Right after visiting the Maria Laach Abbey (last post), the weekend after America's Thanksgiving, we drove the 32 km back to Koblenz to visit the Stolfenfels Castle on the left bank of the Rhine.
From our Wyndham Hotel on the other side of the river, we could see it almost directly
across from us over the valley. Once at the castle, we looked back to see our hotel.
And since we were looking back, we also saw other castles and churches.
That's the thing about Germany: more castles than you can shake a stick at.
But this day, it was the Stolzenfels Castle ("Proud Cliff") we chose to see.
It was built in 1259 but was destroyed in 1689 by the French during the Nine Years' War.
Koblenz gave the ruin to the Prussian Crownprince in 1823, who rebuilt it as a palace.
Today it's a UNESCO World Heritage site.
From the base of the hill, near the Rhine river, we started our climb to the castle/palace.
We could have stopped at the arched roadway and gone no further for how beautiful it was.
But on we climbed and climbed and climbed till we reached the entrance,
all the while looking back and across the Rhine for the views.
As castles or palaces go, it did not disappoint...
from one castle to another (bottom-right above)!
I bet you and I could both live there, yes??!
The price of our ticket gave us the option of a tour to the upper floors,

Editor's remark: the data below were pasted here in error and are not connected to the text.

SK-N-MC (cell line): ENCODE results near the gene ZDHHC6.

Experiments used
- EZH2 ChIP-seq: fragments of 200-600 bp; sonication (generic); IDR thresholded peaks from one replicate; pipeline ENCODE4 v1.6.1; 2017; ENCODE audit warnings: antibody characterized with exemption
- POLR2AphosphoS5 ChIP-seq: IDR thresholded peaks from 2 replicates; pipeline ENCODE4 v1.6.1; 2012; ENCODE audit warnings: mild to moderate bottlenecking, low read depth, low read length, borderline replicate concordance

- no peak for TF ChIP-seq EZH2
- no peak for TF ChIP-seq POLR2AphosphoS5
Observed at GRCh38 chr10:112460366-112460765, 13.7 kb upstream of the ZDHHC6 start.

but because it had been a long day, we opted to see only the ground floor views.
Besides, we had already seen the Marksburg Castle nearby across the river
while on our Viking River Cruise back in 2013. We didn't need to see more of the same...
...especially after seeing the inside chapel.
What could have possibly topped that!
We left the castle the back way through the gate house, following the service road...
...down, down, down the hill to the St. Menas parish church from 1833, near the arched roadway.
By now it was already late afternoon, with the sun lower in the sky.
The church wasn't open but we walked around and saw what we could,
looking back to a fine view of the castle.
St Sebastian, with arrows piercing his body, a former Roman soldier and martyr,
now a venerated saint by the Roman Catholics, was displayed near the church entrance,
while Jesus hung on a cross nearby.
And because tomorrow many of us celebrate Christmas, I'm reminded that as a young girl
I often heard that Jesus was "Born to Die."
But he was also born to LIVE a life of love and mercy and peace to all.
In that spirit of the season, I wish us all a
VERY MERRY CHRISTMAS.